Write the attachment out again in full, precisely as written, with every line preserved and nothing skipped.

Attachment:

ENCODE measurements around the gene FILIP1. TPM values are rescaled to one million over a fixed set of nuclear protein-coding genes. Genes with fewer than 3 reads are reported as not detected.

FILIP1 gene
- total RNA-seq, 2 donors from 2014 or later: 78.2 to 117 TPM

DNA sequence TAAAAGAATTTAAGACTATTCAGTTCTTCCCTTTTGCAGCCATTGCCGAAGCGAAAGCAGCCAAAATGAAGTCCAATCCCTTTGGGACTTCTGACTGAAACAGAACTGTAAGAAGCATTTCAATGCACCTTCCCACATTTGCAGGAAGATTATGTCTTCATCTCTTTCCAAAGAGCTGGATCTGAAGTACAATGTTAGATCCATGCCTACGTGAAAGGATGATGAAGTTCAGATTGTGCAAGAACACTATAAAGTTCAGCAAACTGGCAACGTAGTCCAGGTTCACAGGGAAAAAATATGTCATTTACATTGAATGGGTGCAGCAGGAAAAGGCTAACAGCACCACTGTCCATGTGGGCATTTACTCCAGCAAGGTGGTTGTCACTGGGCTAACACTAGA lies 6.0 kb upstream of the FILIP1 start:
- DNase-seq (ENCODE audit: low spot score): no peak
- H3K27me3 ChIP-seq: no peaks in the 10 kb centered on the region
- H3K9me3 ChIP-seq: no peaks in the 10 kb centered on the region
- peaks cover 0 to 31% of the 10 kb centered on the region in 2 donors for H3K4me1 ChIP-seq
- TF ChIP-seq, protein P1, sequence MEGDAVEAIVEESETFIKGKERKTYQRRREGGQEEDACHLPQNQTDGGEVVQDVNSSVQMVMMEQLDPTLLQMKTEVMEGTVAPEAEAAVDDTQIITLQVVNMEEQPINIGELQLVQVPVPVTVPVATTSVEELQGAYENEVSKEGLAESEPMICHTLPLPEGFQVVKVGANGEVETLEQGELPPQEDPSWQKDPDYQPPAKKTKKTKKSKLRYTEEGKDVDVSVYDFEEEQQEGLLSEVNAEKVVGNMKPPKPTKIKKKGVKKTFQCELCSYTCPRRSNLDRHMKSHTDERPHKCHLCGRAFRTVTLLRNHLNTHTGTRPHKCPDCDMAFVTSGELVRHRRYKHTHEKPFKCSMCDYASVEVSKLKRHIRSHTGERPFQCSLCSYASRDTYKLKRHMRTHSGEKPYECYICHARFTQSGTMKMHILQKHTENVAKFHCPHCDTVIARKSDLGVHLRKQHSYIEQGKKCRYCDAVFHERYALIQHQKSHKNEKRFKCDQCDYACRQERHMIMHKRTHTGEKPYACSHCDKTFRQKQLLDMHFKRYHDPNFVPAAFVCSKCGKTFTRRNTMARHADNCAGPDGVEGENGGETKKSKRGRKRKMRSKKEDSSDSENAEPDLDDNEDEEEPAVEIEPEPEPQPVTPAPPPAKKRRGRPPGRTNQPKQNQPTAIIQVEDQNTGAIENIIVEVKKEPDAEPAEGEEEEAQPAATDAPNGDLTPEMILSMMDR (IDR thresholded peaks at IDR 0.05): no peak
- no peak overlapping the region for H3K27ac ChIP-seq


ENCODE measurements around the gene FILIP1. TPM values are rescaled to one million over a fixed set of nuclear protein-coding genes. Genes with fewer than 3 reads are reported as not detected.

FILIP1 gene
- total RNA-seq, 2 donors from 2014 or later: 78.2 to 117 TPM

DNA sequence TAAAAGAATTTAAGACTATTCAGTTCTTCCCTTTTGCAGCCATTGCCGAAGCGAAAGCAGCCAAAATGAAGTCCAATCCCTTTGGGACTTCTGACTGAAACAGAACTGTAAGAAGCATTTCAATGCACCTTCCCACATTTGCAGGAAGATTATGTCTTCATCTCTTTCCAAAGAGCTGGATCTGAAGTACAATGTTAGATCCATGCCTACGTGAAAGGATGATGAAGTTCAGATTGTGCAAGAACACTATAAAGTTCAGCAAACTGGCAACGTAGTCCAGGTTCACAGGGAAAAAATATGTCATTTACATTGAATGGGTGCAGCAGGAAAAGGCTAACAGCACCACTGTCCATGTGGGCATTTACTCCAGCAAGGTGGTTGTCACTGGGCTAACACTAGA lies 6.0 kb upstream of the FILIP1 start:
- DNase-seq (ENCODE audit: low spot score): no peak
- H3K27me3 ChIP-seq: no peaks in the 10 kb centered on the region
- H3K9me3 ChIP-seq: no peaks in the 10 kb centered on the region
- peaks cover 0 to 31% of the 10 kb centered on the region in 2 donors for H3K4me1 ChIP-seq
- TF ChIP-seq, protein P1, sequence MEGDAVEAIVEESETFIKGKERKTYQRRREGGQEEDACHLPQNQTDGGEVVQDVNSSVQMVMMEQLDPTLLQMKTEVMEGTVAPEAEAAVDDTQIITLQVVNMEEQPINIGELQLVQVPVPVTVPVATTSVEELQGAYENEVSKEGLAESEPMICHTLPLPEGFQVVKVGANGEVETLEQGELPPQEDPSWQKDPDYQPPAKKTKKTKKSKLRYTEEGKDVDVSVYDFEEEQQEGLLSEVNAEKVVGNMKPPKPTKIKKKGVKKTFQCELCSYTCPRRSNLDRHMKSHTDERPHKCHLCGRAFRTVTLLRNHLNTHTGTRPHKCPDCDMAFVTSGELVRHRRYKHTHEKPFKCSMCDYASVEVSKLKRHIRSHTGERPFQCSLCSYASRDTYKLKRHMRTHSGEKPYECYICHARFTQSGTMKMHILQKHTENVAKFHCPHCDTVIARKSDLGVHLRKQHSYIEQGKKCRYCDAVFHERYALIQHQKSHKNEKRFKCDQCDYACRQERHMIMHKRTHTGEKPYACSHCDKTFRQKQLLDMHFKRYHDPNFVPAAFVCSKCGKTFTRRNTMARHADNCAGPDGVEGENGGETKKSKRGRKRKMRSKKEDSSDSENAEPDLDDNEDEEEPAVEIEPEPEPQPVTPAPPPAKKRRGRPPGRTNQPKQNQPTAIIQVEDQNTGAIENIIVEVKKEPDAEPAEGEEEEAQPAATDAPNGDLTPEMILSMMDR (IDR thresholded peaks at IDR 0.05): no peak
- no peak overlapping the region for H3K27ac ChIP-seq